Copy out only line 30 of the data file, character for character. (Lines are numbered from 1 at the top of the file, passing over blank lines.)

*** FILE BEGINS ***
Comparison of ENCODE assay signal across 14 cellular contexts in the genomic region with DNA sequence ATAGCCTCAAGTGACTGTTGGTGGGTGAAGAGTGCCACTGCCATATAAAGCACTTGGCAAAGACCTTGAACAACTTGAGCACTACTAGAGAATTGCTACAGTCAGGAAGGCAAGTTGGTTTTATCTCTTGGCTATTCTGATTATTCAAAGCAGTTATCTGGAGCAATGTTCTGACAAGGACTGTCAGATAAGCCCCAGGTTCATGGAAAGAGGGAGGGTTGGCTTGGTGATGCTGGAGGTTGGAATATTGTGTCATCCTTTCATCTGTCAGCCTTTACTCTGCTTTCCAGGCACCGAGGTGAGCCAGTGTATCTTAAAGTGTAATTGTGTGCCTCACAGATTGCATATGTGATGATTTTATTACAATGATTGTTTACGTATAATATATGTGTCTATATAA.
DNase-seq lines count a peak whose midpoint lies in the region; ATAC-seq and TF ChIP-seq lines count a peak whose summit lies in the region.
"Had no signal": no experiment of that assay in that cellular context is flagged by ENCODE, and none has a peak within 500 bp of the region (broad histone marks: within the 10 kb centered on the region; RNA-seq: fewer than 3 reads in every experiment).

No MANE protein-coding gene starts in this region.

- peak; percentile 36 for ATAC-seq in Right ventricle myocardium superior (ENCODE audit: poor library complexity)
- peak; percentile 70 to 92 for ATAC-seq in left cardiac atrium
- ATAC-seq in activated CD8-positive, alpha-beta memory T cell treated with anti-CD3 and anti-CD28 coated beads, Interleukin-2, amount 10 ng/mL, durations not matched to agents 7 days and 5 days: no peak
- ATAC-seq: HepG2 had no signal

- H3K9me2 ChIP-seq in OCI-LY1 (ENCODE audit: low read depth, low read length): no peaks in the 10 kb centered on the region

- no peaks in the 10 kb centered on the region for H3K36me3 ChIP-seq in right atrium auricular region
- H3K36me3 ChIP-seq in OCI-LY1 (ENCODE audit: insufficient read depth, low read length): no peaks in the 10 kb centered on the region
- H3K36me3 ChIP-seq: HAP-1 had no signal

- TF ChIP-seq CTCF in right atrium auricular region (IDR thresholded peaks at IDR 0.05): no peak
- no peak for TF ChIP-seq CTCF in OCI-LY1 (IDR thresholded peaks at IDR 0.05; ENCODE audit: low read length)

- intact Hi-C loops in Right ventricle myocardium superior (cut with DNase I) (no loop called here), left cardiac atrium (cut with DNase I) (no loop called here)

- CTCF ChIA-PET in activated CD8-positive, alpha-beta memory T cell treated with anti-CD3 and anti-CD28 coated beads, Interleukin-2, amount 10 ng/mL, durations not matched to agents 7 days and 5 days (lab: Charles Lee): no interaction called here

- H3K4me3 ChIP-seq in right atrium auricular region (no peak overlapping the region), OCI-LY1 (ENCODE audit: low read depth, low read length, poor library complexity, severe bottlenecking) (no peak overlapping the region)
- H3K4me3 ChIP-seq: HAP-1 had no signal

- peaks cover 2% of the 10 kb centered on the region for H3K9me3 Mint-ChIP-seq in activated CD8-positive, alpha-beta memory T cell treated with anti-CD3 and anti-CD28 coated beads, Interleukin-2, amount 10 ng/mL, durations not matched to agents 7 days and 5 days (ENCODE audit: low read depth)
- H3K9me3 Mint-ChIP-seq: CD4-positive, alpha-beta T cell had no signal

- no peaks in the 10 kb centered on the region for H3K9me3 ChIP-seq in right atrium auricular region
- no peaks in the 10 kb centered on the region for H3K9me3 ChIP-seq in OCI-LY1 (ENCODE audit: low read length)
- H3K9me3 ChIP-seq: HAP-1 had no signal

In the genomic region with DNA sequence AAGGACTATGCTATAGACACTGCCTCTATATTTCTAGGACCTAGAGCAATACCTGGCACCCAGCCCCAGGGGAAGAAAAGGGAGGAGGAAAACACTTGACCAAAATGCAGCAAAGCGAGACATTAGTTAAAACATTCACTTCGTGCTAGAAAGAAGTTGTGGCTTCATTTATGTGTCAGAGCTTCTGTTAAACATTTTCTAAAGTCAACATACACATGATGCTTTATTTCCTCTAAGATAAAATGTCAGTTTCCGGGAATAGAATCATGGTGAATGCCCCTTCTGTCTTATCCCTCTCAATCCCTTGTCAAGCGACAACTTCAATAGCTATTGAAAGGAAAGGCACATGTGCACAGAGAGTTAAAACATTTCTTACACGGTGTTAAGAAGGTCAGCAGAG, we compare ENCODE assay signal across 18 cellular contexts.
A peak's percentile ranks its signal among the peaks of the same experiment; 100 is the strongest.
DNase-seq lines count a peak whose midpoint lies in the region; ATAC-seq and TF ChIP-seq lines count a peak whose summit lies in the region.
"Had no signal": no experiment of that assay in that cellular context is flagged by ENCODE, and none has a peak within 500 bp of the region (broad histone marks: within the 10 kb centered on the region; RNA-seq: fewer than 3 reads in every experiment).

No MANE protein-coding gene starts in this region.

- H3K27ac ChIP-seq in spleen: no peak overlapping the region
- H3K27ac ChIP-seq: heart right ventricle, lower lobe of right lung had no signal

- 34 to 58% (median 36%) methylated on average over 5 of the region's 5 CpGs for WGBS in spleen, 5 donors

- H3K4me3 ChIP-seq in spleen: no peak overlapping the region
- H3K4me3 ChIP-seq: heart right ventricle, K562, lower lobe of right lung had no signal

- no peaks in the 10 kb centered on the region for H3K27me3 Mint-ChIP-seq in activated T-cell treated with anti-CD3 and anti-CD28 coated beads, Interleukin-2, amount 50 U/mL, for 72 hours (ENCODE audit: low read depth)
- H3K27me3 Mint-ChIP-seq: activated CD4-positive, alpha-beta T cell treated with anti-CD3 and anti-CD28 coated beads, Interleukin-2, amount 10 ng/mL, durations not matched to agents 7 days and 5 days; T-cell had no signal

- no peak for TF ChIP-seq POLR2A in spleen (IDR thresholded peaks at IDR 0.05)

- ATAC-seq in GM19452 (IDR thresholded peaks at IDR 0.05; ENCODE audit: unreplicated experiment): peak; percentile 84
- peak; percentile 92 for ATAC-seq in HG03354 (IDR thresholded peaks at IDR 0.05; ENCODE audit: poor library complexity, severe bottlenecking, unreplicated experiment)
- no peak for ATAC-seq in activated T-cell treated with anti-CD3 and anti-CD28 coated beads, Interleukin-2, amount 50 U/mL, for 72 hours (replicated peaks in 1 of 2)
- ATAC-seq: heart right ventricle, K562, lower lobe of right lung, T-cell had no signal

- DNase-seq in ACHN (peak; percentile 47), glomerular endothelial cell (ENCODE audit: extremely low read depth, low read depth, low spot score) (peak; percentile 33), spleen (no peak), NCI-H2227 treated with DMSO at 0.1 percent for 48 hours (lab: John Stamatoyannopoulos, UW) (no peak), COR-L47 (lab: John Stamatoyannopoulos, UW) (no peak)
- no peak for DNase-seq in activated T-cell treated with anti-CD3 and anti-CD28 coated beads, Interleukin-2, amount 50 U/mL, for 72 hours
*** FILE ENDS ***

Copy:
- H3K27ac ChIP-seq: heart right ventricle, lower lobe of right lung had no signal